Investing.com — The U.S. dollar edged lower in early European trade Wednesday, handing back some of its sharp overnight gains which were prompted by continuing concerns about an economic slowdown and the health of the U.S. banking system.
At 03:05 ET (07:05 GMT), the , which tracks the greenback against a basket of six other currencies, traded 0.3% lower at 101.330, after posting a 0.5% gain in the previous session.
Stronger than expected earnings from tech heavyweights (NASDAQ:) and Google owner (NASDAQ:), released after the closing bell on Wall Street, have helped to improve sentiment, resulting in the safe haven dollar retreating early Wednesday.
However, it posted strong gains on Tuesday after First Republic Bank (NYSE:) revealed $100 billion in customer withdrawals last month, renewing concerns about the viability of the U.S. regional banking sector.
Additionally, softer-than-expected data, falling to a nine-month low, also raised fears that the U.S. economy, the major global growth driver, is heading towards recession in the second half of the year.
Attention is now firmly fixed on the U.S. and data due later this week ahead of next week’s policy-setting meeting.
“While a 25bp hike next week by the Fed does not look under discussion, Fed rate expectations have remained rather un-anchored and volatile when it comes to future policy moves,” said analysts at ING, in a note. “This continues to leave ample room for speculation about Fed Chair Jerome Powell’s tone in terms of future guidance.”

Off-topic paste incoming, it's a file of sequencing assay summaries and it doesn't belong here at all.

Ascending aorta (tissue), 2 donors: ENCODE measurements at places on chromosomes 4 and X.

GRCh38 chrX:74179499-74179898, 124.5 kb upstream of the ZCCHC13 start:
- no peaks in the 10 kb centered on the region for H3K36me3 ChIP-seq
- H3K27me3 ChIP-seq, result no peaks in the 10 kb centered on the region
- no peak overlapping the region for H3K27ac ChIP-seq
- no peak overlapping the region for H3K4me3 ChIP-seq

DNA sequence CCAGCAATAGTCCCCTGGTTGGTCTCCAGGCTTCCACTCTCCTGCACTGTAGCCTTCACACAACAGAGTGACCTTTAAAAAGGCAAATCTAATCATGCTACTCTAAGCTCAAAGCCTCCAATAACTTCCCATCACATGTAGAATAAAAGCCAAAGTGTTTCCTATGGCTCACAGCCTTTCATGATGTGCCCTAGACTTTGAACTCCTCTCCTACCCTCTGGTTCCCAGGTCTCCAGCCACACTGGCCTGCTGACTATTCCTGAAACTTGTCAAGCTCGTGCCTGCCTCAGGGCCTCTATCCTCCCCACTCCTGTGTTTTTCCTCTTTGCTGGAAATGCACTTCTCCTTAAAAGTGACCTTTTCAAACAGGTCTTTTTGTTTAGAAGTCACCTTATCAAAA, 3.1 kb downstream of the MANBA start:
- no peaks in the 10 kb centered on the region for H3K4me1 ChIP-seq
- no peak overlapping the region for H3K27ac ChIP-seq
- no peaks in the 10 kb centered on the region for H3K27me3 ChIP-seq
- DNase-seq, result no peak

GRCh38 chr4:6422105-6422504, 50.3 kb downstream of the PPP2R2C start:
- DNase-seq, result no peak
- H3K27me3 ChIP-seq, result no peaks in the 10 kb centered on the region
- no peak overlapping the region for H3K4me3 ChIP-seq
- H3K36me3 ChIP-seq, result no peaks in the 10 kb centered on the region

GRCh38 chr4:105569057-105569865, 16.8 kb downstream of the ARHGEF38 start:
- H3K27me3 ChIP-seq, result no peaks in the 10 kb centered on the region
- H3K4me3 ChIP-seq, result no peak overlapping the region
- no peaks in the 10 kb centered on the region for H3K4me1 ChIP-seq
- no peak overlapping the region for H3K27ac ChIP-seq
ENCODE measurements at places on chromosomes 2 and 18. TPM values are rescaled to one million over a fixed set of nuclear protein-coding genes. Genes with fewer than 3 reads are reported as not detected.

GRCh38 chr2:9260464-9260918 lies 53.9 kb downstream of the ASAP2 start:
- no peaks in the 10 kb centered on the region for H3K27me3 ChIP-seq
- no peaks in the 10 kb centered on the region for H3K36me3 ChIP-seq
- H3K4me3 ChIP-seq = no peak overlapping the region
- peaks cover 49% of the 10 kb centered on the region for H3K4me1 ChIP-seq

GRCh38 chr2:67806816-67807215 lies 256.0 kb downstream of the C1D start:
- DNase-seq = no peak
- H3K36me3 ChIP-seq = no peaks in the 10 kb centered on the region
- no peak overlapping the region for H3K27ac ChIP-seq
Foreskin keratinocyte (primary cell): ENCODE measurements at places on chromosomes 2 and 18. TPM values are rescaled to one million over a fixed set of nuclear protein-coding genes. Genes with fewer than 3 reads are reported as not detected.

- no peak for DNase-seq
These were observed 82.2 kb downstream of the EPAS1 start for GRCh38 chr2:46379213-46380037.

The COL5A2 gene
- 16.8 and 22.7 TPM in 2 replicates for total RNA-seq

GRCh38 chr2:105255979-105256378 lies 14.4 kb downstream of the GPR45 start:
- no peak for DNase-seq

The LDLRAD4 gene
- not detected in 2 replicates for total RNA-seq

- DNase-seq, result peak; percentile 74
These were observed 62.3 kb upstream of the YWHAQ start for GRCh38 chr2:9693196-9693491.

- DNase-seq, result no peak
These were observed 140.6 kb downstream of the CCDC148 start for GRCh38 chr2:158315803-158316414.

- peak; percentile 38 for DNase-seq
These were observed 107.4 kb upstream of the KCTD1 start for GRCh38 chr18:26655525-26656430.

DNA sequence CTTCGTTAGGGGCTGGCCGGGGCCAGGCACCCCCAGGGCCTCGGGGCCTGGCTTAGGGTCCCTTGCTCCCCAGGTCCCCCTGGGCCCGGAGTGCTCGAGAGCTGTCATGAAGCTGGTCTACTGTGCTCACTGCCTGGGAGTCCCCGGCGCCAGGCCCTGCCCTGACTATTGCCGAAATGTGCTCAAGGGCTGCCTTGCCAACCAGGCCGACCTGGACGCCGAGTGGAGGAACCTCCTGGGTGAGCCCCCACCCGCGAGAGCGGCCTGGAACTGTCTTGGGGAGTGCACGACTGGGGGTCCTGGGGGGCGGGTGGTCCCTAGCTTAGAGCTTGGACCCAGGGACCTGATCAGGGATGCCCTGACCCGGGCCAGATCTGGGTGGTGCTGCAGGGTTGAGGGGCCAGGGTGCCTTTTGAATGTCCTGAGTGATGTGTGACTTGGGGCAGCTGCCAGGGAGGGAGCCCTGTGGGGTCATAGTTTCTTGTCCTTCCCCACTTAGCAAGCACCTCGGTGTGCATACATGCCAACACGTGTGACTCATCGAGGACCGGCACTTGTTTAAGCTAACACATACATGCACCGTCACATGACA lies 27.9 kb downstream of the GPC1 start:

Elsewhere, rose 0.3% to 1.1008, trading back above the 1.10 level after the forward-looking came in at -25.7 for May, an improvement from the revised prior reading of -29.3, and the seventh increase in a row.
Sentiment is back on track to recovery after a slowdown last month, but “the value still remains below the pre-pandemic level of about three years ago,” said GfK consumer expert Rolf Buerkl.
“On a more positive note, income expectations are also up for the seventh consecutive month, returning to pre-Ukraine war levels for the first time,” he added.
rose 0.3% to 1.2440, with the market fully expecting the to hike interest rates by another 25 basis points next month.
“We still think that markets are over-estimating the amount of further tightening (71 bps in total, including next week’s hike, before reaching the peak), but unless there is a clear push-back by the BoE at the policy meeting, the pound may not lose its solid momentum just yet,” ING added.
dropped 0.2% to 0.6613 as data showed that continued to ease in Australia, albeit at a slower-than-expected rate, while traded 0.1% lower at 133.61, with the focus now on data and a on Friday for more cues on the Japanese economy.
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